After years of design stability, how should businesses pivot to an IT infrastructure that will be subjected to almost continuous change?
Corporate wide area networks (WANs) used to be so predictable. Users sat at their desks. Information and software applications were stored in servers at company data centers. And WAN design was a straightforward process of connecting offices to network hubs. This basic architecture served companies well for decades.
But growth in cloud and mobile usage are forcing information technology (IT) professionals to rethink network design. Consider this: public cloud infrastructure will grow a whopping 36.8% this year, according to Gartner. Meanwhile, the enterprise mobility market is expected to double from 2016 to 2021. Designing a cloud-ready WAN is a new challenge for network architects.
Traditional WANs weren’t built for this. Services like Multiprotocol Label Switch (MPLS) excel at providing fixed connections from edge sites to hubs. But MPLS isn’t well-suited to changing traffic patterns. Route adjustments are costly, and provisioning intervals can take months.
It’s clear that the move to cloud requires a fundamental shift in network design. Here are five recommendations for building an enterprise WAN that is flexible, easier to deploy and manage, and supports the high speed of digital change.
STEP 1: Build Regional Aggregation Nodes in Carrier-Neutral Data Centers. The market is catching on that these sites serve as more than just interconnection hubs for networks and cloud providers. In fact, colocation centers are ideal locations for companies to aggregate local traffic into regional hubs. The benefits are cost savings, performance and flexibility. With so many carriers to choose from, there’s more competition. In one report, Forrester Research estimated 40% bandwidth savings when buying services at Equinix, one of the largest colocation companies. There’s also faster provisioning and greater flexibility to change networks if needed.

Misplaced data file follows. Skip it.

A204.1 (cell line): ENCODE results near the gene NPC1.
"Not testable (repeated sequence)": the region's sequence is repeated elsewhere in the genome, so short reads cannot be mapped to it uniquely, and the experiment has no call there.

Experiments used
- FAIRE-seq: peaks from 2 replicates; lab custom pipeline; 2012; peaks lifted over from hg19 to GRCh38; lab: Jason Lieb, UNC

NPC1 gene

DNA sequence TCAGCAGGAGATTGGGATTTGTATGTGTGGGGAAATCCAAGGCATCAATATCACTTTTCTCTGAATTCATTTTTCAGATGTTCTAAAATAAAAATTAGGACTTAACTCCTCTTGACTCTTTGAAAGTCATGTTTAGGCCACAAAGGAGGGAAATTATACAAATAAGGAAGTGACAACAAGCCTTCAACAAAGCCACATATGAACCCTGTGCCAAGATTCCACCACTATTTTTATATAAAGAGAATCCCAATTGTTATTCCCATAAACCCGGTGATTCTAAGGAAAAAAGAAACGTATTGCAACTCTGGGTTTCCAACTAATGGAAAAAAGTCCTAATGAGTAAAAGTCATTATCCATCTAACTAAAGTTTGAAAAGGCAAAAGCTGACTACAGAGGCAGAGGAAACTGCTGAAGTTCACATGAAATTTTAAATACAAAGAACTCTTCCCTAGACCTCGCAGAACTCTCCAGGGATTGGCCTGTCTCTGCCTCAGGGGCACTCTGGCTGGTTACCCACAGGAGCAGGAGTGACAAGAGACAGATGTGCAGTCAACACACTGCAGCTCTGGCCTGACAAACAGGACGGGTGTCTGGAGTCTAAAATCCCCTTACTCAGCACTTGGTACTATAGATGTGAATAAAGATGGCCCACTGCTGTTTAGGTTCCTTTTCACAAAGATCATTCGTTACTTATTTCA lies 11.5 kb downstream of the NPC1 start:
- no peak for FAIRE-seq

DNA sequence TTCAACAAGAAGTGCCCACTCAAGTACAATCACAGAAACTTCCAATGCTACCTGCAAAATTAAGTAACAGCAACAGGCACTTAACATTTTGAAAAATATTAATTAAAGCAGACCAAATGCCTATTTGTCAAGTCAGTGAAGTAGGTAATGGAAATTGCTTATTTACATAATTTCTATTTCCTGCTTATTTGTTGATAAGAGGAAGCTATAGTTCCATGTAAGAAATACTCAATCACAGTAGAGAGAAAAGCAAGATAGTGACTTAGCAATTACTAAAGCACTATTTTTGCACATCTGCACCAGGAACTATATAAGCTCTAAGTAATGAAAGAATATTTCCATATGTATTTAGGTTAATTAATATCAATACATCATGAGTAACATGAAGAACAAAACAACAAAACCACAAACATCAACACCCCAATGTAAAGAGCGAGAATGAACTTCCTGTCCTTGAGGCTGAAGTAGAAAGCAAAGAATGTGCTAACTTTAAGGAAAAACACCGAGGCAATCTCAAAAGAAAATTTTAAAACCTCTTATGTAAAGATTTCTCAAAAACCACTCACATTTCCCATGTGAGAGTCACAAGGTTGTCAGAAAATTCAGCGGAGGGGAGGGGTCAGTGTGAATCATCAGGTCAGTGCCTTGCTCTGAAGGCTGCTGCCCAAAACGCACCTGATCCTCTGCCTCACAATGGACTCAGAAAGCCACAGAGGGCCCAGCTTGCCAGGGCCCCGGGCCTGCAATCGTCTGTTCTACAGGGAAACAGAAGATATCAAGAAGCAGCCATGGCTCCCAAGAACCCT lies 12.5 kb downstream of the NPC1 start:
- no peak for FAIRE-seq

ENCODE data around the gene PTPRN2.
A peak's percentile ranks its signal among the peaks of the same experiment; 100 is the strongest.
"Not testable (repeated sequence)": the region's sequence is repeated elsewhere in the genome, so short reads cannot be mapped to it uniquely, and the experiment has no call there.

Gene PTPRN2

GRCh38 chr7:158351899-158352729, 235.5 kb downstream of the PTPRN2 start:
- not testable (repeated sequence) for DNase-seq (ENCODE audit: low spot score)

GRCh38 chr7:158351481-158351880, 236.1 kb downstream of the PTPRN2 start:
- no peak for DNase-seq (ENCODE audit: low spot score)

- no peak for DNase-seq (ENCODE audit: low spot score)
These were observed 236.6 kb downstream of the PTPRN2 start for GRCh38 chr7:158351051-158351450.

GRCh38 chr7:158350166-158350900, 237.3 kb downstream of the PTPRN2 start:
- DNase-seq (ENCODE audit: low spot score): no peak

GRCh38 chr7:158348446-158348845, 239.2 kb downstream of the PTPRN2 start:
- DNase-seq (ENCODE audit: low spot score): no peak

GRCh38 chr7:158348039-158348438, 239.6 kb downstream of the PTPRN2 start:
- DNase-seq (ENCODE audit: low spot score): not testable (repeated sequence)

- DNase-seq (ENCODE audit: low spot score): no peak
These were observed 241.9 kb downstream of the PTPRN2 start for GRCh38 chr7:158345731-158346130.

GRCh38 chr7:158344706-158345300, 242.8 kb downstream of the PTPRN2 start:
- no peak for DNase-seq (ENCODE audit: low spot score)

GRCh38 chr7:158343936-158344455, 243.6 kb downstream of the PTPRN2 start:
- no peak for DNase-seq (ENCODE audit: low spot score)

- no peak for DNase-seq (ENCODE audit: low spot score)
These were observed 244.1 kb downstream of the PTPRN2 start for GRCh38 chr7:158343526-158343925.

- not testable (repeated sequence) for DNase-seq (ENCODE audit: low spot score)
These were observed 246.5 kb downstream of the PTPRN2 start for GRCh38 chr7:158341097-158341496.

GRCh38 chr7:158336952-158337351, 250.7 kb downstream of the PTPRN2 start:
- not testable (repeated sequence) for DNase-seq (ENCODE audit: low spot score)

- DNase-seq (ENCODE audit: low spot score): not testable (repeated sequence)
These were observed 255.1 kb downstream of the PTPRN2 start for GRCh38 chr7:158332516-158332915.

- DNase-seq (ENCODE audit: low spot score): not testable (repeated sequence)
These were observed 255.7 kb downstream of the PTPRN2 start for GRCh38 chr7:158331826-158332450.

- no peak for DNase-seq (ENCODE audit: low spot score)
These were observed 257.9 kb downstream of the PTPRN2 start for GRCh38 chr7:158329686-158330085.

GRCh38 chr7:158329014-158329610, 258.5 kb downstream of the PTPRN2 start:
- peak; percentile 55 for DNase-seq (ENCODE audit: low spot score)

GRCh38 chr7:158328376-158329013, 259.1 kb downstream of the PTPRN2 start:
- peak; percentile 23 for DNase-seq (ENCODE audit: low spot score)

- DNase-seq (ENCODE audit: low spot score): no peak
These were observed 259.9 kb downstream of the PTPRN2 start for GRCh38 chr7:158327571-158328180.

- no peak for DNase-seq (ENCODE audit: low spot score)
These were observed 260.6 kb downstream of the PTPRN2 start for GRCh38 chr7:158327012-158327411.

STEP 2: Optimize the Core Network. Once aggregation sites are selected, they need to be connected. Many factors should weigh into this design, including estimated bandwidth requirements, traffic flows and growth. It’s particularly important to consider the performance demands of real-time applications. For example, voice and video aren’t well-suited to packet-switched networks such as MPLS and Internet, where variable paths can inject jitter and impairments. Thus, networks carrying large volumes of VoIP and video conferencing may be better suited to private leased capacity or fixed-route low-latency networks such as Apcela. The beauty of the carrier-neutral model is that there will be a wide range of choices available to ensure the best solution.
STEP 3: Setup Direct Connections to Cloud Platforms. As companies push more data to the cloud, the Internet’s “best-effort” service level become less suitable. Direct connections to cloud providers offer greater speed, reliability and security. Many cloud platforms, including Amazon Web Services, Microsoft and Google offer direct access in the same carrier-neutral data centers described in Step 1. There is a caveat: It’s important to know where information is stored in the cloud. If hundreds of miles separate the cloud provider’s servers from their direct connect location, it’s better to route traffic over the core network to an Internet gateway in closer proximity.
STEP 4: Implement SD-WAN to Improve Agility, Performance and Cost. Software Defined WAN (SD-WAN) is a disruptive technology for telecom. It is the glue that binds the architecture outlined above into a simple, more flexible network that evolves over time and is fully cloud-ready. With an intuitive graphical interface, SD-WAN administrators can adjust network parameters for individual applications with only a few clicks. This means performance across a network can be fine-tuned in minutes, with no command-line interface entries required. Thanks to automated provisioning and a range of connection options that includes LTE and Internet, new sites can be added to the network in mere days. Route optimization and application-level controls are especially useful as new cloud projects emerge and demands on the network change.
STEP 5: Distribute Security and Internet Gateways. The percentage of corporate traffic destined for the Internet is growing significantly, thanks in part to the adoption of cloud services. Many corporate WANs manage Internet traffic today by funneling through a small number of secure firewalls located in company data centers. This “hairpinning” often degrades internet performance for users who are located anywhere but the corporate data center. Some organizations instead choose to deploy firewalls at edge sites to improve Internet performance, but at considerable expense in hardware, software and security management. The better solution is to deploy regional Internet security gateways inside aggregation nodes. This places secure Internet connectivity at the core of the corporate WAN, and adjacent to the regional hubs of the Internet itself. Costs are contained. Performance is improved.
The shortest path between two points is a straight line. And the smaller we can make the line between users and information, the better their network performance will be. By following these five steps, companies will be assured that their cloud-ready WAN will be an asset, not an obstacle.